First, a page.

The Christian elements were there, with lots of talk and examples about not giving in to temptation, something you don’t hear about in most movies.  In the book, Aslan scratched out Eustace’s dragon-nature, supplemented with some great baptismal imagery.  In the movie, once Eustace turns into a dragon, he does all kinds of heroic deeds, and then Aslan changes him back (without touching him, though).  One could construe that as implying that a person does good works, which then merit God’s grace.  Whereas the book has the grace coming first, and then the good works.  But I think the theology was unintentional.  In a movie, if you go to the trouble of devising a good special effects dragon, you need to have it do as much as possible.  The movie did include one of the Narnia series’ most important lines from Aslan, where he tells the children that when they go back to our world they will have to know him by a different name, and that the reason he brought them into Narnia was so that they could know him better in their world.

So I thought the movie was good.  I enjoyed it.  I recommend it.

And yet why do I feel so lukewarm about it?  I realize that a novel has characters, setting, plot, and theme.  The movie did an OK job of approximating those.  But a novel also has language.  It also conveys a feeling. I guess it was the feeling of the Narnia books that I was missing.

Because the story in a novel is happening in your mind, as  you picture the events in your imagination, the effect is deeper and, by definition, more imaginative, than just watching images on a screen.  Reading entails an inner experience.  In movies, we are more detached from the images we are watching.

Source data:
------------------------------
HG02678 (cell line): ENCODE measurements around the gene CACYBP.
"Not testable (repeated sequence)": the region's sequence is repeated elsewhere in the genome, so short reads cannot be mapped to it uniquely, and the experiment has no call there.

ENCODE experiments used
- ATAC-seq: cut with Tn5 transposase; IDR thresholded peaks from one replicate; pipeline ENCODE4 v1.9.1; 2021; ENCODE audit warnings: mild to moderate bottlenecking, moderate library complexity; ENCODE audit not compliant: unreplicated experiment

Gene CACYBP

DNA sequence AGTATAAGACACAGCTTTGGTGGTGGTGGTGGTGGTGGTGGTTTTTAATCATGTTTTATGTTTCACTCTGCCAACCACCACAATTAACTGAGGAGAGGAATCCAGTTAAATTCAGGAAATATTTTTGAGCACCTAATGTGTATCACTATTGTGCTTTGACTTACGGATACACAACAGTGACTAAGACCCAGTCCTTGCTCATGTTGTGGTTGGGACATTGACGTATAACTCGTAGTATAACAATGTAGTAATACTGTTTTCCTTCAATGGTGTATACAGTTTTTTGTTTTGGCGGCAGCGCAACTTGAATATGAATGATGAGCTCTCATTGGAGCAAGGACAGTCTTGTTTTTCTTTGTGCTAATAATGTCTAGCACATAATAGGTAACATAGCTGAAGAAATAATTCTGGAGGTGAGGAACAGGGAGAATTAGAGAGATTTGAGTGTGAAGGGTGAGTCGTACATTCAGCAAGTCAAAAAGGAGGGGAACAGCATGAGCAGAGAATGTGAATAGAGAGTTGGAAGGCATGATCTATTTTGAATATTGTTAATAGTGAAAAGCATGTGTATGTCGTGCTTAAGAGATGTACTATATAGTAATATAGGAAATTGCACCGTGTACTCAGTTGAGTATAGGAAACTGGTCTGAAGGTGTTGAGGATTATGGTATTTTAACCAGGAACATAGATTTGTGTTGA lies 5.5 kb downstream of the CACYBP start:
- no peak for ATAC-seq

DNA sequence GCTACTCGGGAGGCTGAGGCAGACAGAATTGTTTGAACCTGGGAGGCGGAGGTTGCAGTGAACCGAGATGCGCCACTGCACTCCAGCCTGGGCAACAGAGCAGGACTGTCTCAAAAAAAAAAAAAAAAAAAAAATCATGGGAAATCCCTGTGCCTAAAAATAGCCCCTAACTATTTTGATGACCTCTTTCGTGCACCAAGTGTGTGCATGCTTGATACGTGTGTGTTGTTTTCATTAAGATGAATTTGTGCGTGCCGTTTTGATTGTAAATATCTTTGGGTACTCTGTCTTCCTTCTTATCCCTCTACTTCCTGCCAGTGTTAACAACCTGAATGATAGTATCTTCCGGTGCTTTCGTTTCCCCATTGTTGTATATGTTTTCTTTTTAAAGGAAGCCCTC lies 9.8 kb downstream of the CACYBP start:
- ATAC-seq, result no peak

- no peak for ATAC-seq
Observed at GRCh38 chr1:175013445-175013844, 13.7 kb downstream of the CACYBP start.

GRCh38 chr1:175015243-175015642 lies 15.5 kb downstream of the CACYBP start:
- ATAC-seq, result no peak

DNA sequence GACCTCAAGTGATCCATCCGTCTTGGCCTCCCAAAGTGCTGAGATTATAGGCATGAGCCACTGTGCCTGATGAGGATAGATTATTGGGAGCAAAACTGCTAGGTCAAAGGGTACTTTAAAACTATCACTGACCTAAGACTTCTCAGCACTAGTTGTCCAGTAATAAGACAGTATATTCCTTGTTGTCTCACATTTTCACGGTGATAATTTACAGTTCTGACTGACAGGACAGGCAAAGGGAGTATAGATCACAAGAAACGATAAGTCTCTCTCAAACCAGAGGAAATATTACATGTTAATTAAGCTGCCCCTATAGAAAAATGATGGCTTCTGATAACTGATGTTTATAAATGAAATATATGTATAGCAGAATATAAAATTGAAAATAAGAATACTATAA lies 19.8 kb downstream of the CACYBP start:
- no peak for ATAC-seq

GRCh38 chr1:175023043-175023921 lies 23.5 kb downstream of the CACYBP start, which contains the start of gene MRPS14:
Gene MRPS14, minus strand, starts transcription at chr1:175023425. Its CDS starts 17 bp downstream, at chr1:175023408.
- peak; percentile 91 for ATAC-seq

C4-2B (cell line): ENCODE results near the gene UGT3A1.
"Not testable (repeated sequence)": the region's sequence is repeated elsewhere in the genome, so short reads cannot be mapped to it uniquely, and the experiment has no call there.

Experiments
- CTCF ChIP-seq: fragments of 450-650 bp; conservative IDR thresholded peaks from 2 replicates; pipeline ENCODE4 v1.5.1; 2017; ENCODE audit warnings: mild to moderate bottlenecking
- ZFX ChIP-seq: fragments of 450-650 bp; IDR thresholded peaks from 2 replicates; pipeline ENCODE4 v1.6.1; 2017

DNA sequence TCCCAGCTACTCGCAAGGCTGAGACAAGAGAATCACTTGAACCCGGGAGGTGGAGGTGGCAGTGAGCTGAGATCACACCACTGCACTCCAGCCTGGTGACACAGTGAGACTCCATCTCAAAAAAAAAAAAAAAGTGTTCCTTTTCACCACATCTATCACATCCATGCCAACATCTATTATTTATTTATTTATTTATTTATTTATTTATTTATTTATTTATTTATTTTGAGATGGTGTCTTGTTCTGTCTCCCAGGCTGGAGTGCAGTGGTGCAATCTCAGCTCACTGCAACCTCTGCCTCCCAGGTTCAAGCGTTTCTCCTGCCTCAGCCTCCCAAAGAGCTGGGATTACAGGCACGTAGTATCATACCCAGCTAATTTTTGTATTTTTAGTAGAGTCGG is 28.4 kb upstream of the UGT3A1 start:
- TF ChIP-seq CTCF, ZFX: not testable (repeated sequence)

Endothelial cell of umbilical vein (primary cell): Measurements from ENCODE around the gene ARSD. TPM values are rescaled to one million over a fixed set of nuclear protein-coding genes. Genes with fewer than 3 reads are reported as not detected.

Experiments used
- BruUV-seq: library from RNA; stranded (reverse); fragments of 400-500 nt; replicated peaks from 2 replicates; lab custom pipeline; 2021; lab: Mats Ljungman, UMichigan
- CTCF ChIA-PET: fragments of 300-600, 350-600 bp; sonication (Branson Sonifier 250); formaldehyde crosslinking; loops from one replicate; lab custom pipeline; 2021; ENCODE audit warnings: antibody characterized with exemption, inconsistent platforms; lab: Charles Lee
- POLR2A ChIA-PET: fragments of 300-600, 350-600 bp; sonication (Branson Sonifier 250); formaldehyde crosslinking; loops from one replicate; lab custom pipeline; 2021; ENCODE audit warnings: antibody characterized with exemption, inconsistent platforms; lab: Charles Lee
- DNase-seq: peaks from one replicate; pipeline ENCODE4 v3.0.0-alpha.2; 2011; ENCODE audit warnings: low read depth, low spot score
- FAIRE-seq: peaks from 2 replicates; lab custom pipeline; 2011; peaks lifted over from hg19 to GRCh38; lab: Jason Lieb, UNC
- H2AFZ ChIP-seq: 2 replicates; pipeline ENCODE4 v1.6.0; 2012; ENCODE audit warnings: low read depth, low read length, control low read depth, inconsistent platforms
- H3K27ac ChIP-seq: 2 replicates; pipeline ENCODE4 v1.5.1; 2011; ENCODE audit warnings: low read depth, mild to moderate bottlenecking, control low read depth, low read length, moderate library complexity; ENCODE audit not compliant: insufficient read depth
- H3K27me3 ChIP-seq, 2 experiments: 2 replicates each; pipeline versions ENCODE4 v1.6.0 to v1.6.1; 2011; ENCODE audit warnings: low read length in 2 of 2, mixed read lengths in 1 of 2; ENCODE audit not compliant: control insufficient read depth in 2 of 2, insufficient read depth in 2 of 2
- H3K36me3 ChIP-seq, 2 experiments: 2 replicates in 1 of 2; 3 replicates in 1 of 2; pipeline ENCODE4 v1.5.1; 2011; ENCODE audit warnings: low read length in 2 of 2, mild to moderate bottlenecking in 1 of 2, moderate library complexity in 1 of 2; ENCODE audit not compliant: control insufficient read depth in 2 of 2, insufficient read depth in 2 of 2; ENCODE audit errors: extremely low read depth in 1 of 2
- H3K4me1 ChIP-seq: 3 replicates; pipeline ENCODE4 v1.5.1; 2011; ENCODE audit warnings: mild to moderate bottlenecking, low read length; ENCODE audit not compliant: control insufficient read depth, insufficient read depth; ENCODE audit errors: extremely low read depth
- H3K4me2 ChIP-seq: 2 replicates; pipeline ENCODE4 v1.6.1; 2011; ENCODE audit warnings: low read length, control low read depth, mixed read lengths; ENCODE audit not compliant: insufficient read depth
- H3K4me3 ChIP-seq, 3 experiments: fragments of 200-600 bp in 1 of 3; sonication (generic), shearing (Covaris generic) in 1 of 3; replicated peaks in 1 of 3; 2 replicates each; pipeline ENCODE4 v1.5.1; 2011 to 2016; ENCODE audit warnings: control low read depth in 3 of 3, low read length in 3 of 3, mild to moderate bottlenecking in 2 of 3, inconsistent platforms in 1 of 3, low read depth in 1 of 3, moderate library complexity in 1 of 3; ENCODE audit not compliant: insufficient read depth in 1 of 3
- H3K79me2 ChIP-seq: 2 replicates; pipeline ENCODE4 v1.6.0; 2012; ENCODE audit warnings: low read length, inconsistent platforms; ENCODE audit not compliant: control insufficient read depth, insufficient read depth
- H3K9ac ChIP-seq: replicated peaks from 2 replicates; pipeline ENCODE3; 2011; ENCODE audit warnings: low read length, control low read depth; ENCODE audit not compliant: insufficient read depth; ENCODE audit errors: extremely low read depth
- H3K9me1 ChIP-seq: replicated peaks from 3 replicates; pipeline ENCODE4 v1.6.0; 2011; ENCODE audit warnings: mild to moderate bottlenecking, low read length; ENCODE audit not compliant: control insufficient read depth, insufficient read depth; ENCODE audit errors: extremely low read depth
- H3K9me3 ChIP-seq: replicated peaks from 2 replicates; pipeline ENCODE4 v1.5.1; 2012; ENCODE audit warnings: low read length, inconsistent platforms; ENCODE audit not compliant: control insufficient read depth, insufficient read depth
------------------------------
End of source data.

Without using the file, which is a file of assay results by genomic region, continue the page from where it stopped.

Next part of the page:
There is another problem, though.  Movies today have a hard time rendering fantasy.  Yes, they can now create the most fantastical special effects.  But because they are so realistic, so hard-edged, the elements that make fantasy–namely, mystery and wonder–are dispelled.  Fantasy needs to have softer edges to work.  I had the same problem with Inception, an interesting movie about the relationship between dreams and reality, but there was nothing dreamlike about any of the dreams!   Movies and special effects today are just too literal! (Come to think of it, I recall Lewis making this same point, about how fantasy doesn’t work well on the stage or in film.  Does anybody have that reference?)

I do think a movie maker will one day figure out how to use special effects to create truly special effects in the imagination of the viewers.

I can think of one example, though, of a fantasy movie based on a novel that worked in its own terms and in capturing the feel and the imaginative rush of the original.  That would be the Lord of the Rings.

Why do you think the movie version of Tolkien’s trilogy worked so much better than any of the movies of the Narnia series?

Tolkien vs. the Beatles

Imagine:

Once upon a time, the Fab Four—having slain the pop charts—decided to set their sights on the Dark Lord Sauron by making a Lord of the Rings feature, starring themselves. One man dared stand in their way: J.R.R. Tolkien.

According to Peter Jackson, who knows a little something about making Lord of the Rings movies, John Lennon was the Beatle most keen on LOTR back in the ’60s—and he wanted to play Gollum, while Paul McCartney would play Frodo, Ringo Starr would take on Sam and George Harrison would beard it up for Gandalf. And he approached a pre-2001 Stanley Kubrick to direct.”It was something John was driving, and J.R.R. Tolkien still had the film rights at that stage, but he didn’t like the idea of the Beatles doing it. So he killed it,” Jackson said.

via Little-known sci-fi facts: Tolkien killed a Beatles LOTR movie | Blastr.

HT: Joe Carter


CLOSE | X

HIDE | X